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higher than they are shown to be in the above table. Even so, however, the general level of cash proportion would remain low; what it would be if real physical cash alone were considered it is impossible to guess, for this is a point on which banking accounts in Scotland, as in England, are persistently reticent.

It will also be noticed that one of the banks, which we have consequently left out of the table, follows the bad practice of many of the English country banks and includes in its cash item its loans at call or short notice.

The bank's acceptances, being a liability of a special kind, and specially secured, are not included in the table.

It should be observed that the notes which the Scotch banks hold as till money do not appear in the above statement, for until they are issued they are not a liability, and though they are treated by the banks in practice as an asset, they can not figure as such in a balance sheet. That they are practically treated as such is witnessed by Mr. Blyth, as quoted above, when he says that without them the banks would require to keep 8,000,000 or 10,000,000 of gold coin. And it is, of course, this habit of regarding unissued notes as a banking asset in the shape of till money that accounts for the low reserve of actual cash that the Scotch banks show.

Scotch banking is so generally regarded as one of the highest achievements of the banking intelligence that some hesitation is natural in criticising the system by which, according to its own evidence, it has obtained most of its success. At the same time, it is difficult to avoid the conclusion that a serious danger lurks in a system which regards a banker's unissued promise to pay in the light of a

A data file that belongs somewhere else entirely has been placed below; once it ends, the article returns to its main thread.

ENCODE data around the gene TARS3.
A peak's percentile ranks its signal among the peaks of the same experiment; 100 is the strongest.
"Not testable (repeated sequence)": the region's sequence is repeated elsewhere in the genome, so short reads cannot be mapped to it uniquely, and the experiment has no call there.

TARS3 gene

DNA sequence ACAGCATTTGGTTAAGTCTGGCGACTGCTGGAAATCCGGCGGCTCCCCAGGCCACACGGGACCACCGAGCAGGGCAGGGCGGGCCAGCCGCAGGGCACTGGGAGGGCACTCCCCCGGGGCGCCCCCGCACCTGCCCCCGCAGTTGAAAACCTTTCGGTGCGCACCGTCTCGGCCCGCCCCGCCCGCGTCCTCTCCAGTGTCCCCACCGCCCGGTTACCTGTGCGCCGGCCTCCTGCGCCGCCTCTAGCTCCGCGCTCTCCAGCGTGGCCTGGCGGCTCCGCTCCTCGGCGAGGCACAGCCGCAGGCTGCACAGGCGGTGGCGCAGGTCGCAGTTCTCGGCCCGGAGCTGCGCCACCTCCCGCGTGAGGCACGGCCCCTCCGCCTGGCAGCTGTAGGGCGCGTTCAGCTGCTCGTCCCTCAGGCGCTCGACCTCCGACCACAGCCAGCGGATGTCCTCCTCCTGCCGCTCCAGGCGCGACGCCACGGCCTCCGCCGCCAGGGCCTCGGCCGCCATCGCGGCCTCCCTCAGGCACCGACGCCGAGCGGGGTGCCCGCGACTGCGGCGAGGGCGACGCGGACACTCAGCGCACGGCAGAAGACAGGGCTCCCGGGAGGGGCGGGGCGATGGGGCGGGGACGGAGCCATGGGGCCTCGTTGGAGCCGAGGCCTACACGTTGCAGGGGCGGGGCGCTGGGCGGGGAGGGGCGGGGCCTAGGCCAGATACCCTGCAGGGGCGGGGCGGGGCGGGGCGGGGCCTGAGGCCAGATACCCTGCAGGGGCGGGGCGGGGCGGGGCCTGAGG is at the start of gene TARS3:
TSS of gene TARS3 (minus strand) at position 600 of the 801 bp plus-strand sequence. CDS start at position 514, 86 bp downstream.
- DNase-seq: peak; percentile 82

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banking asset. Mr. Blyth points out that these unissued notes are “not a reserve but till money,” but the distinction between till money and reserve is one upon which it is possible to lay too much stress. In assessing the strength of a bank it is usual to compare the amount of its cash in hand, as a whole, with the amount of its liability to the public on deposit and current account, etc., and note circulation if any. The cash in hand, as a whole, consists of the till money and cash reserve. If the till money consists to any extent of the bank's own promises to pay, it follows that the bank's cash reserve as a whole is to that extent weakened, for it need not be said that in case of serious trouble, which is a contingency of which all provident bankers have at all times to beware, a bank's own promises to pay would be of little service to it. If a bank's credit were doubted, these promises to pay would not be available for it in meeting demands upon it. At such periods the public requires from its bankers not promises to pay but physical gold. In Scotland the confidence of the public in its bankers is so great, and the readiness with which it circulates their promises to pay appears to be so ingrained in the national character, that the contingency of the demand of the public for gold seems to be extremely remote. The criticism therefore which detects a weak point in this asset upon which Scotch banking prides itself so highly may be said to be merely academic. Nevertheless, when we examine Scotch banking by the test of figures, we find that it does actually work, as indeed would be expected from the statement of its exponents, on a cash basis which is decidedly narrow.